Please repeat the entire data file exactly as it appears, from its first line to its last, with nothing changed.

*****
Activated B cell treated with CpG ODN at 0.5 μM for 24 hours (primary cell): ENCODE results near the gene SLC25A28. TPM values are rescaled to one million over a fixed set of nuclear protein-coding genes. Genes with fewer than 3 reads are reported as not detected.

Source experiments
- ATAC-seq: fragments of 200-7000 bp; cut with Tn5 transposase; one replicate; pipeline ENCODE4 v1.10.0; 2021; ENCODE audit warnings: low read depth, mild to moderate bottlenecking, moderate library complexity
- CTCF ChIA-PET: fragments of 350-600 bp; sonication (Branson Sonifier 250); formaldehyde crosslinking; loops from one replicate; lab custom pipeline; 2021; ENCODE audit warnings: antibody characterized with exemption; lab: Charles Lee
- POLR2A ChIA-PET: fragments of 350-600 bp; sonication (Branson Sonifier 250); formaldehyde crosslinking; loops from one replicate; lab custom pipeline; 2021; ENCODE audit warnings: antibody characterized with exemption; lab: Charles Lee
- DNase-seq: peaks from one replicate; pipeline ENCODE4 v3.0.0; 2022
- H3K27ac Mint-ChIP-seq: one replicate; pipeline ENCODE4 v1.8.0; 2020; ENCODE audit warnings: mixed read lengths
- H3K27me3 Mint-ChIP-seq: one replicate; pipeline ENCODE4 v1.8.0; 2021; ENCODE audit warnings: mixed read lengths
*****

Activated B cell treated with CpG ODN at 0.5 μM for 24 hours (primary cell): ENCODE results near the gene SLC25A28. TPM values are rescaled to one million over a fixed set of nuclear protein-coding genes. Genes with fewer than 3 reads are reported as not detected.

Source experiments
- ATAC-seq: fragments of 200-7000 bp; cut with Tn5 transposase; one replicate; pipeline ENCODE4 v1.10.0; 2021; ENCODE audit warnings: low read depth, mild to moderate bottlenecking, moderate library complexity
- CTCF ChIA-PET: fragments of 350-600 bp; sonication (Branson Sonifier 250); formaldehyde crosslinking; loops from one replicate; lab custom pipeline; 2021; ENCODE audit warnings: antibody characterized with exemption; lab: Charles Lee
- POLR2A ChIA-PET: fragments of 350-600 bp; sonication (Branson Sonifier 250); formaldehyde crosslinking; loops from one replicate; lab custom pipeline; 2021; ENCODE audit warnings: antibody characterized with exemption; lab: Charles Lee
- DNase-seq: peaks from one replicate; pipeline ENCODE4 v3.0.0; 2022
- H3K27ac Mint-ChIP-seq: one replicate; pipeline ENCODE4 v1.8.0; 2020; ENCODE audit warnings: mixed read lengths
- H3K27me3 Mint-ChIP-seq: one replicate; pipeline ENCODE4 v1.8.0; 2021; ENCODE audit warnings: mixed read lengths